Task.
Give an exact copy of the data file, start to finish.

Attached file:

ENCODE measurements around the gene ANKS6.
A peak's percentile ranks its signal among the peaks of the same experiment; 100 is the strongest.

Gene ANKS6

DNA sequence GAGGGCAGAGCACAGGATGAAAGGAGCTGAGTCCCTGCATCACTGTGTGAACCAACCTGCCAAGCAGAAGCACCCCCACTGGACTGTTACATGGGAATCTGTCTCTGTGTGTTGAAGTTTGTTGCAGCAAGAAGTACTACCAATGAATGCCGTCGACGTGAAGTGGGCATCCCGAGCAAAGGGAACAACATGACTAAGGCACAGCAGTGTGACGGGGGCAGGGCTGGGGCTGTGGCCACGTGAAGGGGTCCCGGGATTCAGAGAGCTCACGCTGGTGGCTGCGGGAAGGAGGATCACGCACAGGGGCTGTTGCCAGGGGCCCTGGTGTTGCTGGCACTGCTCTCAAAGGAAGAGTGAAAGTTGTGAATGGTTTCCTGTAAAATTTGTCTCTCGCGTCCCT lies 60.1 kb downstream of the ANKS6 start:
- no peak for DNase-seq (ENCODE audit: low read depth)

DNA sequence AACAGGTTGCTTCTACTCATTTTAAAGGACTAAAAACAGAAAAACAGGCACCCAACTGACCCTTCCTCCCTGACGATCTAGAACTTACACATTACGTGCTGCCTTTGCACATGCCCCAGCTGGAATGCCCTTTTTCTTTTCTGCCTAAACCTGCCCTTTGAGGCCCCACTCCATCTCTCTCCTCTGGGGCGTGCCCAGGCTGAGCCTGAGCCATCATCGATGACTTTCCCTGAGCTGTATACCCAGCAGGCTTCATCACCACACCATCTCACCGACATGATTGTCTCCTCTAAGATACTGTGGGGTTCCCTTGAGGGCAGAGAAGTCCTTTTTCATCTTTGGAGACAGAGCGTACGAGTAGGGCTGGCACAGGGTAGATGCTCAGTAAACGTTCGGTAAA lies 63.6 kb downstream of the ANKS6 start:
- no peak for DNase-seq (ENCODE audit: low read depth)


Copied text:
ENCODE measurements around the gene ANKS6.
A peak's percentile ranks its signal among the peaks of the same experiment; 100 is the strongest.

Gene ANKS6

DNA sequence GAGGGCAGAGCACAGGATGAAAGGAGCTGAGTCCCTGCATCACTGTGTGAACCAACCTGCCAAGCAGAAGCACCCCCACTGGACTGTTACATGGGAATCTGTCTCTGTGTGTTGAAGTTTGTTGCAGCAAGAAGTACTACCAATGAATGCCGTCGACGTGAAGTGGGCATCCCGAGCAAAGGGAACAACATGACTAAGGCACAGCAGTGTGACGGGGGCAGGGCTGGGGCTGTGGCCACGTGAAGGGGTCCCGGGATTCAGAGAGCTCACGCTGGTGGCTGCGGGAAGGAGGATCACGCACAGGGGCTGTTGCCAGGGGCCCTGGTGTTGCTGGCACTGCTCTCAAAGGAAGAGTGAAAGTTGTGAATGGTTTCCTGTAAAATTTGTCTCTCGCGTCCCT lies 60.1 kb downstream of the ANKS6 start:
- no peak for DNase-seq (ENCODE audit: low read depth)

DNA sequence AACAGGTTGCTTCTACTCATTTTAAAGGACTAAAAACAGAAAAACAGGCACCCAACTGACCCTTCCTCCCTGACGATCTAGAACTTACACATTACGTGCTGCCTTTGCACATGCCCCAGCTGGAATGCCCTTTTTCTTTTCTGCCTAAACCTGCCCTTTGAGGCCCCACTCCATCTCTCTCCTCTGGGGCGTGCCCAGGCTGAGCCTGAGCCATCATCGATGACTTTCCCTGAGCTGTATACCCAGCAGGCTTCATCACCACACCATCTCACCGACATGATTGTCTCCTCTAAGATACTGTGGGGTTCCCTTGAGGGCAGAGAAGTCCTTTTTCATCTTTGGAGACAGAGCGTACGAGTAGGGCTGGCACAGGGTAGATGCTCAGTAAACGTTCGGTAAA lies 63.6 kb downstream of the ANKS6 start:
- no peak for DNase-seq (ENCODE audit: low read depth)